callable objects ?

Brendan Eich brendan at mozilla.org
Sat Apr 14 19:45:33 PDT 2012


Irakli Gozalishvili wrote:
> It would be amazing to have clojure like protocols in JS  even without 
> `IFn`. I think it's very good feet and very useful in JS where each 
> library has it's own flavored API. I wrote more about it here: 
> http://jeditoolkit.com/2012/03/21/protocol-based-polymorphism.html#post

Still hoping Mark will weigh in.

> Also why would callable objects return `function` on `typeof(callable)`.
I didn't say that was a good idea, I only noted that we're breaking an 
invariant for "native objects". Not unthinkable!

> As a matter of fact I think it should be `object` and something new 
> like `Object.isCallable(object)`

See callable(x) below. Putting it on Object and using isCallable 
Java-style naming seems safer but makes me sad -- so verbose!

/be

> may be used to check for call-ability. This way old code either will 
> reject non functions or will shim `Object.isCallable` to support new 
> constructs.
>
>
> Regards
> --
> Irakli Gozalishvili
> Web: http://www.jeditoolkit.com/
>
> On Wednesday, 2012-04-11 at 11:54 , Brendan Eich wrote:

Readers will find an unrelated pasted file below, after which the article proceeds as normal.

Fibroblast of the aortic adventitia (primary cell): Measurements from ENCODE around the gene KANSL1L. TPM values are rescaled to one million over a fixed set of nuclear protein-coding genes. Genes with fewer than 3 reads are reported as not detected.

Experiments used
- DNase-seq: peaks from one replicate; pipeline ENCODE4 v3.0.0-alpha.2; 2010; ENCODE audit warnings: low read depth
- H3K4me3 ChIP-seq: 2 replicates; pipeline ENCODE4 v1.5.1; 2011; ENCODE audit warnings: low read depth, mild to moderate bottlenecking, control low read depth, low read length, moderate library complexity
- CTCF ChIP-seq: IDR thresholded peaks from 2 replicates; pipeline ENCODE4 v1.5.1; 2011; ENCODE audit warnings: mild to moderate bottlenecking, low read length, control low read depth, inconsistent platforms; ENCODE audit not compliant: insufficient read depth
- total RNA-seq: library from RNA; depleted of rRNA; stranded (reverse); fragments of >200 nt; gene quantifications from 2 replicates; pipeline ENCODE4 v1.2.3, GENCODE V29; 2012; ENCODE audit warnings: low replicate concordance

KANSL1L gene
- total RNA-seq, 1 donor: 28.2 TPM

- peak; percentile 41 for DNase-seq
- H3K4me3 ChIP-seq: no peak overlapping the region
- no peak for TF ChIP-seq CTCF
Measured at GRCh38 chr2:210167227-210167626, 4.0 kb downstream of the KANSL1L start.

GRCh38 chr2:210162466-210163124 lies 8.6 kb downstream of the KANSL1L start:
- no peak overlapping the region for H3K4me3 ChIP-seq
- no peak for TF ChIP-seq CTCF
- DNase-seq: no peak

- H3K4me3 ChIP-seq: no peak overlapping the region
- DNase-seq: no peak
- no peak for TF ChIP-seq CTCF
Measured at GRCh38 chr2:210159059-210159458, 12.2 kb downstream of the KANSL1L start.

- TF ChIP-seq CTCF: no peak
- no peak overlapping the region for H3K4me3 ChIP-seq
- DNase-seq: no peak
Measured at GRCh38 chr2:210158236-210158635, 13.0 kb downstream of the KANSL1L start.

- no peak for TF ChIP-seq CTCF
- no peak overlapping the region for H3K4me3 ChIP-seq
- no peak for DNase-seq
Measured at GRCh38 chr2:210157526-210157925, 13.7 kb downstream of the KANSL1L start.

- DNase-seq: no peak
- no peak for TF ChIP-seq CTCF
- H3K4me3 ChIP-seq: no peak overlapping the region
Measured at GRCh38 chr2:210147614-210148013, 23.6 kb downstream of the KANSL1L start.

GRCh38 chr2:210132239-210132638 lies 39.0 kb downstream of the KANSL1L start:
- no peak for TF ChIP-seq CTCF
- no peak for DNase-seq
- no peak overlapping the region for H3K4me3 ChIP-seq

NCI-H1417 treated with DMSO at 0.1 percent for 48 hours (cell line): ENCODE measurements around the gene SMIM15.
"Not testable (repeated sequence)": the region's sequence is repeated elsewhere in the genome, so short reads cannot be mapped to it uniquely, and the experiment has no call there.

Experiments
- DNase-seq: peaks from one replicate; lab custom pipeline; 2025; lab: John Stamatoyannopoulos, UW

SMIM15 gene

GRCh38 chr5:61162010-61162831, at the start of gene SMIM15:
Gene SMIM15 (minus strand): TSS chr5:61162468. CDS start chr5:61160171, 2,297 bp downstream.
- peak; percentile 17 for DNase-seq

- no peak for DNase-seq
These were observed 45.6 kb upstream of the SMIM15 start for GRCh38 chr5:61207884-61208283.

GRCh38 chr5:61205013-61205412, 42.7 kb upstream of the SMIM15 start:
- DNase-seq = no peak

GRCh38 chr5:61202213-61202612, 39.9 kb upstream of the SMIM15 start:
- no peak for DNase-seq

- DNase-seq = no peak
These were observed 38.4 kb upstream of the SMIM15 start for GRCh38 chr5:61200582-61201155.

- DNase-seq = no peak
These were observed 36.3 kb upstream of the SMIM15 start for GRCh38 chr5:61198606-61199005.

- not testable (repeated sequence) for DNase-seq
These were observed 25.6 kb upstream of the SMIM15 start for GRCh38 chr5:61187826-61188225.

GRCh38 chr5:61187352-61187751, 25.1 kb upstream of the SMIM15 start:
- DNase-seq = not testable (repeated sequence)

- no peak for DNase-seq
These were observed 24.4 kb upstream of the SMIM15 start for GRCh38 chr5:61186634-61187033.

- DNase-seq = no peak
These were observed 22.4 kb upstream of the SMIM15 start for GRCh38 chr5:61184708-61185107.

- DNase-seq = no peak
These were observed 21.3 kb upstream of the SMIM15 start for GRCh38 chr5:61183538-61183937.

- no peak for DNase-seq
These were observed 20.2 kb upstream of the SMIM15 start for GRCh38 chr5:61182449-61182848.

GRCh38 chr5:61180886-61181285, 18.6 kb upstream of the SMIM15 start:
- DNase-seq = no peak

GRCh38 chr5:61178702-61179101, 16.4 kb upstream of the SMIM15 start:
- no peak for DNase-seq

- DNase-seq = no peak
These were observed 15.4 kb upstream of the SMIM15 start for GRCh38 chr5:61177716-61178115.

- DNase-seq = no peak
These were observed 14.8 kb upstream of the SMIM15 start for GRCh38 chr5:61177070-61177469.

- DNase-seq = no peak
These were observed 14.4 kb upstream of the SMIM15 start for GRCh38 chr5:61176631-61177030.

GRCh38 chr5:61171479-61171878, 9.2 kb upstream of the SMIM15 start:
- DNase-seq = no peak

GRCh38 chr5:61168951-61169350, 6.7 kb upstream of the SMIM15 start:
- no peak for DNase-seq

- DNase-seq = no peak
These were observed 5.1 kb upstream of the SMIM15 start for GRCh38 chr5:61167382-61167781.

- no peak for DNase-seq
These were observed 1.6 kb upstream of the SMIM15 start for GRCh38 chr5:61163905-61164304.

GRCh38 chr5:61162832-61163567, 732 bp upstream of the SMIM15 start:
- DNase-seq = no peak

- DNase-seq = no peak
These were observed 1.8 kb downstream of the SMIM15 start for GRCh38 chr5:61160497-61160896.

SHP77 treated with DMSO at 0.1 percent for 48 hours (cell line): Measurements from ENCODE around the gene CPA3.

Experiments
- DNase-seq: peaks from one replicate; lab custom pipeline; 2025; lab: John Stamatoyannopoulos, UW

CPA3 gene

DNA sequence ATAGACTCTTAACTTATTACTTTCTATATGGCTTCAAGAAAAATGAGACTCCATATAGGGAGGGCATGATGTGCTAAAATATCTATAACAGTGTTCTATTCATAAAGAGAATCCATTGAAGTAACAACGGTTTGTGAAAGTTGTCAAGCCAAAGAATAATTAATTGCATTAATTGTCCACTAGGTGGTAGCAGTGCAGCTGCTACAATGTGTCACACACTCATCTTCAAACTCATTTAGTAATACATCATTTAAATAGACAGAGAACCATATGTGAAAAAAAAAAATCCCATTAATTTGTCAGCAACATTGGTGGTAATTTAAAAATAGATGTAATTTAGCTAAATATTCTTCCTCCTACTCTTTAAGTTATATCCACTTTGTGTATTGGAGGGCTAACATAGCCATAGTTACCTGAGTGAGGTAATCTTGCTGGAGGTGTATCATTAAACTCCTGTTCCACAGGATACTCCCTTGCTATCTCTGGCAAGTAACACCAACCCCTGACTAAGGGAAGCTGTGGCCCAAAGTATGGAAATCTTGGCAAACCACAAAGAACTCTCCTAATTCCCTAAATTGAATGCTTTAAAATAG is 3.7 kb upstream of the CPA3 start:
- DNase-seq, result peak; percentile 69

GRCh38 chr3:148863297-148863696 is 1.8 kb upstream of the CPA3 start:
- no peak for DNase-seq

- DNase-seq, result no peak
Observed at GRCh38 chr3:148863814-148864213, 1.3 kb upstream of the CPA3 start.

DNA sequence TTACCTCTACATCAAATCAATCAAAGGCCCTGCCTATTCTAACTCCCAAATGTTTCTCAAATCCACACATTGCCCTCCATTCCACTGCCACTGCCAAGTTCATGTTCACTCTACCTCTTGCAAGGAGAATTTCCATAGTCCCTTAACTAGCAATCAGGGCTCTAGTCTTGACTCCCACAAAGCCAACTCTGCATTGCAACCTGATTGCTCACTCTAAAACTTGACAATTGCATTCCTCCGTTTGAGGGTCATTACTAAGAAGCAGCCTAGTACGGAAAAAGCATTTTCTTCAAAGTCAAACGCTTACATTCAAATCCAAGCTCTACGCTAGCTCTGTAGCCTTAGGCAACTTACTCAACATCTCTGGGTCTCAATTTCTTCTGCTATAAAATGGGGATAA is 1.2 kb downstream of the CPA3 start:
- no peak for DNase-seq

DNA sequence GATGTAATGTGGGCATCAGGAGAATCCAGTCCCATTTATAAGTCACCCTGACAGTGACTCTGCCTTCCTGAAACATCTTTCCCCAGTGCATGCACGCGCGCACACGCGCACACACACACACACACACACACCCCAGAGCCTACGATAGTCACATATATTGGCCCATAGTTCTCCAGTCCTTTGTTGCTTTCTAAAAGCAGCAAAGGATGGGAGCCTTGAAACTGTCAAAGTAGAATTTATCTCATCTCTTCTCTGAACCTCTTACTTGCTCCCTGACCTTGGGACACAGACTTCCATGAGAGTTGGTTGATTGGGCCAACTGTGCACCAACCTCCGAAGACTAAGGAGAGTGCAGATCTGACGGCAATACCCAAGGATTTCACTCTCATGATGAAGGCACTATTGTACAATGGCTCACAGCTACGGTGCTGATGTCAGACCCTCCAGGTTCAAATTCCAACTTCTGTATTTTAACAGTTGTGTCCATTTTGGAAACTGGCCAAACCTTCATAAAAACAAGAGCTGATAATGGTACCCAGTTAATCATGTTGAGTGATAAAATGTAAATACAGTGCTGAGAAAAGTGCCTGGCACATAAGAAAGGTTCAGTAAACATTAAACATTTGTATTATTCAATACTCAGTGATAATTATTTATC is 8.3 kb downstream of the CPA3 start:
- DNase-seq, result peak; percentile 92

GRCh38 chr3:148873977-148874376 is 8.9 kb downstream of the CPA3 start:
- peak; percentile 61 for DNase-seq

>
>> Michael Fogus wrote:
>>> I know some things about ClojureScript and would be happy to answer
>>> any direct questions. However, I think its notion (and Clojure proper)
>>> is that "functions are data are functions" is very powerful.
>>
>> It's a great idea (I first met John McCarthy in 1977 when I was 16). Too
>> bad JS was not allowed to be "Scheme in the browser".
>>
>>> A lot of
>>> interesting patterns fall out of this as others have pointed out.
>>
>> I'm ready to jump in with both feet, except for JS's age and the
>> possibility that too much code on the web counts on things like
>>
>> (typeof x == "function") <=> x() works and x.apply is the expected 
>> built-in
>>
>> No problem, you say, we can leave typeof alone and add a callable
>> predicate and evangelize that. Ok, provided the callable protocol uses
>> an ES6 private name (think gensym), any public name could be in use and
>> make a false positive when testing callability.
>>
>> So let's use a well-known private (unique, should say) name, e.g.
>>
>> module std {
>> ...
>> export const invokeName = Name.create("invoke");
>>
>> export function callable(v) {
>> if (typeof v == "function")
>> return true;
>> if (typeof v == "object" && v != null)
>> return invokeName in v; // could be pickier but let's start here
>> return false;
>> }
>> }
>>
>> // make an object obj be callable:
>> obj[invokeName] = function (...args) { /* ... */ };
>>
>> Looks ok, ignoring details such as how the client code gets the standard
>> unique name binding (import invokeName from "@std" or some such).
>>
>> One can't assume apply or call or other Function.prototype heritage is
>> in x just because callable(x) returns true. Callability is wider and
>> weaker than typeof-result "function".
>>
>> IIRC, security conscious folks do not want an attacker to be able to
>> make any old object callable. Cc'ing Mark for his thoughts.
>>
>> /be
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